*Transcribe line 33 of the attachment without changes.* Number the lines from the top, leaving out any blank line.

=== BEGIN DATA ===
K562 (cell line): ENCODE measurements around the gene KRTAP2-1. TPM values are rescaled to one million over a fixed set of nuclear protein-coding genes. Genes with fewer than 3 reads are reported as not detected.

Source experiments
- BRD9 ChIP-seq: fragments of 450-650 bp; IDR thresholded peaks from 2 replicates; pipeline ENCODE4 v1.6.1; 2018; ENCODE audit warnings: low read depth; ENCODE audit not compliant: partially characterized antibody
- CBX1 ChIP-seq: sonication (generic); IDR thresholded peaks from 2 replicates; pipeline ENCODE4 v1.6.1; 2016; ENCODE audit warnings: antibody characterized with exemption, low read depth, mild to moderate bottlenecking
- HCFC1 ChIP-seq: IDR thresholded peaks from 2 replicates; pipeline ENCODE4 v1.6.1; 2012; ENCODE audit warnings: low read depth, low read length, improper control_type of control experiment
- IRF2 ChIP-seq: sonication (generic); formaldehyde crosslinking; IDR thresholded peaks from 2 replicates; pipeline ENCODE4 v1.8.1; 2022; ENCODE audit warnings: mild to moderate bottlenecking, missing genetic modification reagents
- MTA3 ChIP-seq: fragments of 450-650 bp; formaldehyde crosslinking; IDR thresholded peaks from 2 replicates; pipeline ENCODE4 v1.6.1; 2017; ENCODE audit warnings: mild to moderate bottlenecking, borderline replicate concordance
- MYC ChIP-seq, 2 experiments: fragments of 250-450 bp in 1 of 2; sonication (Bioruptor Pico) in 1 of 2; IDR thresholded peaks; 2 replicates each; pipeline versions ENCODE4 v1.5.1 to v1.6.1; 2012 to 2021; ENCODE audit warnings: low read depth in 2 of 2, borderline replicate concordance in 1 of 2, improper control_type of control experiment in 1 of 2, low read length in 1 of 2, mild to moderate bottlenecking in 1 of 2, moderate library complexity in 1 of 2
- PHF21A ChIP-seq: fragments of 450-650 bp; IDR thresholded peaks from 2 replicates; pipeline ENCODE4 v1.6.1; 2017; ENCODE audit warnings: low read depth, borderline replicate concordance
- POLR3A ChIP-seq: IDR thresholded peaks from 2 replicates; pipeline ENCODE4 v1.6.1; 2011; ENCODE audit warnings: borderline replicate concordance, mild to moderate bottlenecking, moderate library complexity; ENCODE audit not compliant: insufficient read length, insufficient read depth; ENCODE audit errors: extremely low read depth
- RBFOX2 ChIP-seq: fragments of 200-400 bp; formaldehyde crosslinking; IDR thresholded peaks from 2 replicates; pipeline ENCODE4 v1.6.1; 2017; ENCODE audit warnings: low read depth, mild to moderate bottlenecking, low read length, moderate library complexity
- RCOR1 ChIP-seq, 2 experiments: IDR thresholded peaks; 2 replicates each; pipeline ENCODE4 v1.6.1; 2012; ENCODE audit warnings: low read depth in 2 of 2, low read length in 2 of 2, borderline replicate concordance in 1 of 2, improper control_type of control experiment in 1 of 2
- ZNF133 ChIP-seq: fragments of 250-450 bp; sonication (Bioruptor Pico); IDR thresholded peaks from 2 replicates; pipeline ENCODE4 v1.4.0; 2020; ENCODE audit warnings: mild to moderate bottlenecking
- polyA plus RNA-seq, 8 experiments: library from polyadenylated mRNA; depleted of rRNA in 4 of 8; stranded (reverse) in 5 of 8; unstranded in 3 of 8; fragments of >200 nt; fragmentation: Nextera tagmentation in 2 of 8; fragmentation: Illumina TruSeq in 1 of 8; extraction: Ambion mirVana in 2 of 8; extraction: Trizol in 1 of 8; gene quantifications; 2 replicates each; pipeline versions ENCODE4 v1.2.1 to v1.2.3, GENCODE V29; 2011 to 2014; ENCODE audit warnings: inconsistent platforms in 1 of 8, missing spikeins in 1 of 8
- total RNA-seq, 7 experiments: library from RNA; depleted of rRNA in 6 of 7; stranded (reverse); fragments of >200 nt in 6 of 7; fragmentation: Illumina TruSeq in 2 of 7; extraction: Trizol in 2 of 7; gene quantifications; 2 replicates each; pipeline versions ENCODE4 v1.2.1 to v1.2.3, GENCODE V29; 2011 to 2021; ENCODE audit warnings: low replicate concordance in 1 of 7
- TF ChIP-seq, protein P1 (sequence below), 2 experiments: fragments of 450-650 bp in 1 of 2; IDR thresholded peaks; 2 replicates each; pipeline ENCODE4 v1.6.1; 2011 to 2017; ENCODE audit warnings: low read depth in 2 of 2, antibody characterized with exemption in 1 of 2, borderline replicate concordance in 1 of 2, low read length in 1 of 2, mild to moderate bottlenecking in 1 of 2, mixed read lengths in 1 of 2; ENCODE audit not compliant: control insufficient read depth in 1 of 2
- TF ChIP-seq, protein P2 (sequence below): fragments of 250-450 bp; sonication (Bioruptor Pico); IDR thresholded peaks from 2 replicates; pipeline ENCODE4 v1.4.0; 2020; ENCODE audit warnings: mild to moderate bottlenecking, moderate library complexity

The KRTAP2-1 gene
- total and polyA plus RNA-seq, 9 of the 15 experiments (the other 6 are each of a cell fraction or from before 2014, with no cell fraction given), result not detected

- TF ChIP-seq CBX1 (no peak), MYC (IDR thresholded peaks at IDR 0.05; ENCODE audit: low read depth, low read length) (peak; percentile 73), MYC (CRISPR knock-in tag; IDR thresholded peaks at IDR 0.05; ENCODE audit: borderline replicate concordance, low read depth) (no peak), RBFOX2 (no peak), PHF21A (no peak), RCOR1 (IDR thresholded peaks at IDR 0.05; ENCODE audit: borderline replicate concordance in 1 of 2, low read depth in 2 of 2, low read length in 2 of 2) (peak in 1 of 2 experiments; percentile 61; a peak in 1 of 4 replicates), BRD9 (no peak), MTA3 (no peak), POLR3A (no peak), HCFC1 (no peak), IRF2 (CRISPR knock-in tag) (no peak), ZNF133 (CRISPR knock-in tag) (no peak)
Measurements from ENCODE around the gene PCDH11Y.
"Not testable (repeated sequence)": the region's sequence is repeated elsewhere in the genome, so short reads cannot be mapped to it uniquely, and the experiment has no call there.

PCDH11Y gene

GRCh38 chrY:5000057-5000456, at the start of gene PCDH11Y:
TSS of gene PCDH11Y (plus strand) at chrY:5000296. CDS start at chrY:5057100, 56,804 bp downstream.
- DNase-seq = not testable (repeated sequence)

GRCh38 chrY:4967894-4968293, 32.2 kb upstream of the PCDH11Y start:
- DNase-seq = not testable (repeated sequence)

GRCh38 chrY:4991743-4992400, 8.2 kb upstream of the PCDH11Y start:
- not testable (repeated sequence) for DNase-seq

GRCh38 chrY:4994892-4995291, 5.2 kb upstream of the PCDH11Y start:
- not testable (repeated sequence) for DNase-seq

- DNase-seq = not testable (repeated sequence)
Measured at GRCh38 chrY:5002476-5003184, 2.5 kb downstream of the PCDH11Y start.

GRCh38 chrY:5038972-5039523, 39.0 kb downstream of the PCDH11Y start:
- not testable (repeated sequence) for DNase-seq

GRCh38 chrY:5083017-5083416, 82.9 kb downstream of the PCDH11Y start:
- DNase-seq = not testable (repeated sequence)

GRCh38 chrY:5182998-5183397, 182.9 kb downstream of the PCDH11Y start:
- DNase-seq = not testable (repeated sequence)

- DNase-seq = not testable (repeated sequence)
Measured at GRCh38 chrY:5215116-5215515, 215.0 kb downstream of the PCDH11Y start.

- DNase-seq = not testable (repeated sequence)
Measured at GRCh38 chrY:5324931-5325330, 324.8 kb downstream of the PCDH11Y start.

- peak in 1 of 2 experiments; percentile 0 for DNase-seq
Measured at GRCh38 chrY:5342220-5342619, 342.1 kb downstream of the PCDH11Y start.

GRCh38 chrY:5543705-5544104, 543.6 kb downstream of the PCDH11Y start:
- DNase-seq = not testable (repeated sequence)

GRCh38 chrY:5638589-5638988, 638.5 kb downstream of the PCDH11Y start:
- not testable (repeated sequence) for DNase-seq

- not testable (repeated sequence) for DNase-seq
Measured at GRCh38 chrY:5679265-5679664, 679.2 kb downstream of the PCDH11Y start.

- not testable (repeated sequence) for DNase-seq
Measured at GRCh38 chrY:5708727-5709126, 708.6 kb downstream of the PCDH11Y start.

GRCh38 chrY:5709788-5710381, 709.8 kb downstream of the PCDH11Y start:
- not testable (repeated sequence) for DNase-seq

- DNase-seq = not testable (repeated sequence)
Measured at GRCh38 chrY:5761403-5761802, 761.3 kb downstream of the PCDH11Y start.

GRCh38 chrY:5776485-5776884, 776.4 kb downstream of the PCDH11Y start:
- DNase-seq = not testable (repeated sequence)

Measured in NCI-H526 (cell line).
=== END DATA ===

- DNase-seq = not testable (repeated sequence)